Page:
Edit: Just make sure you have made a CDROM copy of the REPAIR DISK utility, its found in the backup and restore section of Windows 7. This is your boot disk.

Edited by MrBruce1959, 17 May 2010 - 01:24 PM.

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#6 MrBruce1959

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Posted 17 May 2010 - 01:52 PM

One more addition hoping to clear up any confusion, this utility we're talking about is Microsoft's version of Norton's Ghost.

How well it works I could not tell you as I have NOT personally tested it as of yet.

As for Windows activation...well that part I have not found any literature on as of yet, so I am not sure if re-activation is required at this point in time. :huh:
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#7 tenz

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Posted 29 May 2010 - 08:19 PM

Well to wrap up this thread, I ended up just trying the windows imaging functionality to see how it works.

It is easy to create the image, right from windows itself, you can even continue to work while it is running, although i chose not to.

Restoring the image is simple, boot from a windows repair disk, an install disk, or from the windows recovery built into the system, and from any of those locations, you can restore from your backup image. Using the repair or install disk method does indeed let you restore to any hard drive, blank or written, as the image will write over everything, as it does with mst image programs.

It WILL NOT restore to different hardware, blue screens galore. This was done with regular options selected, there may be a way to add additional drivers, but i did not delve into it that much.

As far as the size of the drive issue, i decided to make my image on a 64 gb hard drive, that way i would have no problems, as its rare to run across a drive smaller, especially if I am installing it on a windows 7 machine.

I havent had any issues with activation/serials (all machines used, DO have valid OEM Win7 licenses).
Think i might stick with clonezilla though.

#8 Darth sidious

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Posted 01 June 2010 - 01:03 AM

Creating an image to be recovered to another system has to be the same make, model and model no so all the hardware is the same to ensure it will work.
Recovering to different hardware will envitably end up with problems as you have described. If you did manage to get it to boot into windows you would have to uninstall all the hardware drivers and replace with the correct hardware drivers from the manufacturers website.

Windows system image just does an image of your os and drivers not the whole hard drive. Some 3rd party apps allow you to image the whole hard drive.

As long as the windows 7 oem keys are in the same flavour as source machine for example windows 7 home premium on source and on target machines then activation should not be a problem.
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#9 Bailifei

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Posted 08 September 2011 - 01:57 AM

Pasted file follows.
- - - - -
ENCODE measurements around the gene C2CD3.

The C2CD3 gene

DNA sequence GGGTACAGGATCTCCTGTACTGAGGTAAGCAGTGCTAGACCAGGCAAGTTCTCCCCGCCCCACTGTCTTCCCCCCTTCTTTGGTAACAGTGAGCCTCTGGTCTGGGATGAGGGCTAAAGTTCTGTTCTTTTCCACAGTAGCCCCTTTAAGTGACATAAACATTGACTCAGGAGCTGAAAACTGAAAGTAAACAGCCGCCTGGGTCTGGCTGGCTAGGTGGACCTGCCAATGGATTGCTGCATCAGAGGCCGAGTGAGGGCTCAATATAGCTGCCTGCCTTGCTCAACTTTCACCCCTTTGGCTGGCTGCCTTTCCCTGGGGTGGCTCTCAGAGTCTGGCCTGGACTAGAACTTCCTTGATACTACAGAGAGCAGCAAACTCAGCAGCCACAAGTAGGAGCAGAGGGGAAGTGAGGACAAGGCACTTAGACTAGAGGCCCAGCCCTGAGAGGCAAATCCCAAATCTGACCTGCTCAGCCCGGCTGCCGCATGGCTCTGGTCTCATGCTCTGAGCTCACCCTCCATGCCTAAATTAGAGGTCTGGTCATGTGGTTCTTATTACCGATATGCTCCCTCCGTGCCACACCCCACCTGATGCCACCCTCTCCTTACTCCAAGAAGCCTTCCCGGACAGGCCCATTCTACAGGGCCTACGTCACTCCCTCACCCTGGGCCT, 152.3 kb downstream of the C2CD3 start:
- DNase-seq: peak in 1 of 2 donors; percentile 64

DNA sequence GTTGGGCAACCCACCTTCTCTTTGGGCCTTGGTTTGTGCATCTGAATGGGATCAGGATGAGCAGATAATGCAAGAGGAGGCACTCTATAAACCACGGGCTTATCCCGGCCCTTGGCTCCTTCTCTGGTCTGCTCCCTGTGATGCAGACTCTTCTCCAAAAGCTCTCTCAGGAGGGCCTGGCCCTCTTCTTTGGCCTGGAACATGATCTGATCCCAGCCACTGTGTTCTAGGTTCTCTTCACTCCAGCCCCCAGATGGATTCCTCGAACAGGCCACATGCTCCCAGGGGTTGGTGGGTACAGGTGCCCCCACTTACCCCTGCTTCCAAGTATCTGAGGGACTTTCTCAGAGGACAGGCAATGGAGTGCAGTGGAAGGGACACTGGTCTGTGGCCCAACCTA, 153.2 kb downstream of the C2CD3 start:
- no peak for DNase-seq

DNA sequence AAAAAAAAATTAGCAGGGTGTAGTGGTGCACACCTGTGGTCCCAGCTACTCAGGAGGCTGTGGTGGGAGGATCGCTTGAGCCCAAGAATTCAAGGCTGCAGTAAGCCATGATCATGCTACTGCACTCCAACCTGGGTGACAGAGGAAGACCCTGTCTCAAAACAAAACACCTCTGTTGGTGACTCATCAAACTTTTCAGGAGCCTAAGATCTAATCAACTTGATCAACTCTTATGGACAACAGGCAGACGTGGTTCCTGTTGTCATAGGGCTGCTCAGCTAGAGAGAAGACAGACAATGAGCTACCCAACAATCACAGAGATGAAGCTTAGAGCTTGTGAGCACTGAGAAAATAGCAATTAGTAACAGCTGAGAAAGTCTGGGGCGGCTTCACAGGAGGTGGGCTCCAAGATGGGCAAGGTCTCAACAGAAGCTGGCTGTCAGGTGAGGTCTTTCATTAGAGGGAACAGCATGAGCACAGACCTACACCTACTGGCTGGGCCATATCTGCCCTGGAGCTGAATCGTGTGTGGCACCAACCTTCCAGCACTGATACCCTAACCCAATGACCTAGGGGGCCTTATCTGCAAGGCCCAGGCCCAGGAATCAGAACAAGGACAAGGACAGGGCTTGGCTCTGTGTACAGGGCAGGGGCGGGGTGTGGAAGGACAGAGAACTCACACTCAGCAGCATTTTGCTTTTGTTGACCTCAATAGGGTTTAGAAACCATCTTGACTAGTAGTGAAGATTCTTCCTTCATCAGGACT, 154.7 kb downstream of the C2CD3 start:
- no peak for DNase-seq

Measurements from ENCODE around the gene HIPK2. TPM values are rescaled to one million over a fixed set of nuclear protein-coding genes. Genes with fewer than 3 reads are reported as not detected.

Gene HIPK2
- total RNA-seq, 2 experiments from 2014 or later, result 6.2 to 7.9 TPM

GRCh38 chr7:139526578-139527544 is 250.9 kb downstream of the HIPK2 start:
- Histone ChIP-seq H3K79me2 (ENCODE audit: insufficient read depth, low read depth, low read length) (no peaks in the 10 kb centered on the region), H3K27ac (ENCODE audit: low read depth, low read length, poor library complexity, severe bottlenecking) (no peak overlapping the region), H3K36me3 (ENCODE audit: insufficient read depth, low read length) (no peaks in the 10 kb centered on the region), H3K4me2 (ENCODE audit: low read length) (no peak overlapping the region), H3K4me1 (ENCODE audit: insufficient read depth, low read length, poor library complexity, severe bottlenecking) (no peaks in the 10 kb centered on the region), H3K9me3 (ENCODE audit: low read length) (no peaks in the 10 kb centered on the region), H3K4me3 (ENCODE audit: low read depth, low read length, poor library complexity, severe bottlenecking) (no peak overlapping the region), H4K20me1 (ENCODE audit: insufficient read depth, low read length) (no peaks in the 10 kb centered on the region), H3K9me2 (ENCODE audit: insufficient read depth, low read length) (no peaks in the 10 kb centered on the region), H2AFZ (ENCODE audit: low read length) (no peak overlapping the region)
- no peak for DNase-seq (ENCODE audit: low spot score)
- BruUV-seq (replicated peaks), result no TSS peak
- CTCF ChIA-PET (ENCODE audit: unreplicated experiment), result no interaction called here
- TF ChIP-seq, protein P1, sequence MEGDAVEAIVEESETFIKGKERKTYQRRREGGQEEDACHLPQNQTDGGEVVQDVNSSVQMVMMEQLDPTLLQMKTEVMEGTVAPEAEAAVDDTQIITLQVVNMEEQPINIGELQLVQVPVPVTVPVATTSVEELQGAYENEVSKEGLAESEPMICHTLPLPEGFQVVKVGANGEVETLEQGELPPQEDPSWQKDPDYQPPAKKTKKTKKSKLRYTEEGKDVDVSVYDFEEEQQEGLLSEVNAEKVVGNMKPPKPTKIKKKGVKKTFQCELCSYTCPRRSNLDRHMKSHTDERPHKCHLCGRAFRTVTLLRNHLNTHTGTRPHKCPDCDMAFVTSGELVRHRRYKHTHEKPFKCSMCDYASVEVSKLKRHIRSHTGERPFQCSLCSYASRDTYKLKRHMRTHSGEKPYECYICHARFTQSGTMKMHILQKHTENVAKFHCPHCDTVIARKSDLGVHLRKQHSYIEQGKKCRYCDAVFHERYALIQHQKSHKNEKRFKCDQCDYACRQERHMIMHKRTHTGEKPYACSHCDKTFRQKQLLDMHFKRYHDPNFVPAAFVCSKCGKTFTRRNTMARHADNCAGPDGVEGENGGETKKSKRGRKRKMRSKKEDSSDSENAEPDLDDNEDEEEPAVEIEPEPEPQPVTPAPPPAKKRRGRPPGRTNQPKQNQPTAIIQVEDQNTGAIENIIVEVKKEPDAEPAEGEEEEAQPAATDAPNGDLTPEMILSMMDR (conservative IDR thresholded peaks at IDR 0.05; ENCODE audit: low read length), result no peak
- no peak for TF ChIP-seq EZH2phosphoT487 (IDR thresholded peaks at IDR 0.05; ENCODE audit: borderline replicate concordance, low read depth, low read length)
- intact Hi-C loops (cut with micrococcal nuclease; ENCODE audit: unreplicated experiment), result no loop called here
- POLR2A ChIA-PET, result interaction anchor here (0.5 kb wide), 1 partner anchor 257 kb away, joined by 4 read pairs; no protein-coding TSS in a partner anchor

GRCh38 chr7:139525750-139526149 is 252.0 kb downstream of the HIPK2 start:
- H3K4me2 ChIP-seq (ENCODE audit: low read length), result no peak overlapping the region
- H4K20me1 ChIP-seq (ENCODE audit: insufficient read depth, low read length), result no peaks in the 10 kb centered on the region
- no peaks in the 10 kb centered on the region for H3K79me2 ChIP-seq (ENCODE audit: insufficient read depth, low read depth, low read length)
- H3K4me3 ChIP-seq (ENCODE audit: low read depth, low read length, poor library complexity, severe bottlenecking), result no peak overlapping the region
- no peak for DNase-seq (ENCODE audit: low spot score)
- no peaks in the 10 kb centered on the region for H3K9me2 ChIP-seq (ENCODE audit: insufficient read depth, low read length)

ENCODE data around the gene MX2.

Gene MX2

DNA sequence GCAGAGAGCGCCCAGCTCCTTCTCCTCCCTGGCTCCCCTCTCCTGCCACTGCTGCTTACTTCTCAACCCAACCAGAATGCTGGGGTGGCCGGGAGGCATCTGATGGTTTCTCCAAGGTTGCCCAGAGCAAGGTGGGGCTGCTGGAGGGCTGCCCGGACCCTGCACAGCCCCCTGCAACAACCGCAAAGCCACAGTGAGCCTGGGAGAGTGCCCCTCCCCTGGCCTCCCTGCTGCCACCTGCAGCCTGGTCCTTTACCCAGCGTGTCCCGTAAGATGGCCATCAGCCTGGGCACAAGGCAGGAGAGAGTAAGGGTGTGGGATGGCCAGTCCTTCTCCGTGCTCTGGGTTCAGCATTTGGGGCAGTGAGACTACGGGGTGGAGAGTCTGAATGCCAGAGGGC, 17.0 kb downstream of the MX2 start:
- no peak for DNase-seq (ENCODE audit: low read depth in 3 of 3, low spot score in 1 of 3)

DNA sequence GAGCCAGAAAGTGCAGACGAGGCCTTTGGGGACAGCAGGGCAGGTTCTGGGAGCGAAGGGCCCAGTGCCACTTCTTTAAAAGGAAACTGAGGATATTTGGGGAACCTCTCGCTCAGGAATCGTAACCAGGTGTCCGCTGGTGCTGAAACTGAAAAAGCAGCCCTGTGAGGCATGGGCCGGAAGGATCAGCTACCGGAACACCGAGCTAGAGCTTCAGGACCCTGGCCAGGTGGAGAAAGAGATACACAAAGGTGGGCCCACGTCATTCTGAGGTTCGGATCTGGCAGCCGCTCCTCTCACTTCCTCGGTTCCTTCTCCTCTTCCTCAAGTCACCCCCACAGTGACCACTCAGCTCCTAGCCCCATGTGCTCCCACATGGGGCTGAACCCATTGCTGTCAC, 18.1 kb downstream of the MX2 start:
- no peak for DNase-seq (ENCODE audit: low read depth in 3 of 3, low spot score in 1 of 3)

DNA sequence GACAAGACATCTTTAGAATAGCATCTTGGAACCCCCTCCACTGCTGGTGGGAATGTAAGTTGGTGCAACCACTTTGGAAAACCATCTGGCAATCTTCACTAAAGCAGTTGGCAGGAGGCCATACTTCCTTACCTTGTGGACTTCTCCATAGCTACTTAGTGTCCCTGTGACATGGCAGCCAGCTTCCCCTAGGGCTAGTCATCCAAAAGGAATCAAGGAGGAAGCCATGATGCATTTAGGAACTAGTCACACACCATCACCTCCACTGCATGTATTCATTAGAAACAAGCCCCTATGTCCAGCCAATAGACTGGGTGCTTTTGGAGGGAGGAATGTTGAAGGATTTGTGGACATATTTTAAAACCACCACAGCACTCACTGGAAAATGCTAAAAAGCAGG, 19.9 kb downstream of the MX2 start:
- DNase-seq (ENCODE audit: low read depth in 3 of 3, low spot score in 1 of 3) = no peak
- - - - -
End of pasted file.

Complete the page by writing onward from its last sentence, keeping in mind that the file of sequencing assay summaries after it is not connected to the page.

1.if u wanna restore system to another hard disk, the used space would better be smaller than the free space on the target disk.
2.system of one machine can not work in different hardware if u restore it in normal way, because of the different configuration.
so i suggest u backup the system disk to a image, and restore it with universal restore, thus the system can still work in new hardware environment.
here's an article talking more about this.

#10 noknojon

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Posted 08 September 2011 - 04:09 AM

@ Bailifei -
Please note from the terms of use of the forum. (if u wanna restore) should be "If you want to restore". Just a minor item that should always be noted.

When posting, please use proper grammar. Refrain from 'text-message' style substitutions of words like 'u' for 'you', and 'ur' for 'your'.
This is a multi-national forum, and some of our non-english speaking members must use translation software which is confused by abbreviations.

Thank You -



#11 bludgard

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Posted 08 September 2011 - 04:29 PM

Windows system image just does an image of your os and drivers not the whole hard drive.


This information is incorrect. Windows 7 image creator will image the entire HDD with all the partitions thereon. If there are partitions which are not compatible with Windows (ie. Linux file systems), the partition(s) will not be included in the image (if a machine with mutiboot options is imaged and a Linux partition is present, the Grub boot manager will not be imaged and the MBR will be corrupt and Windows will no longer boot. This can be corrected). For imaging/cloning Windows as well as non-Windows partitions, I have had great success with Clonezilla.

#12 rotor123

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Posted 09 September 2011 - 11:04 AM

One other gotcha I've noticed is that if you image a 1Tb drive it will not restore to a smaller drive.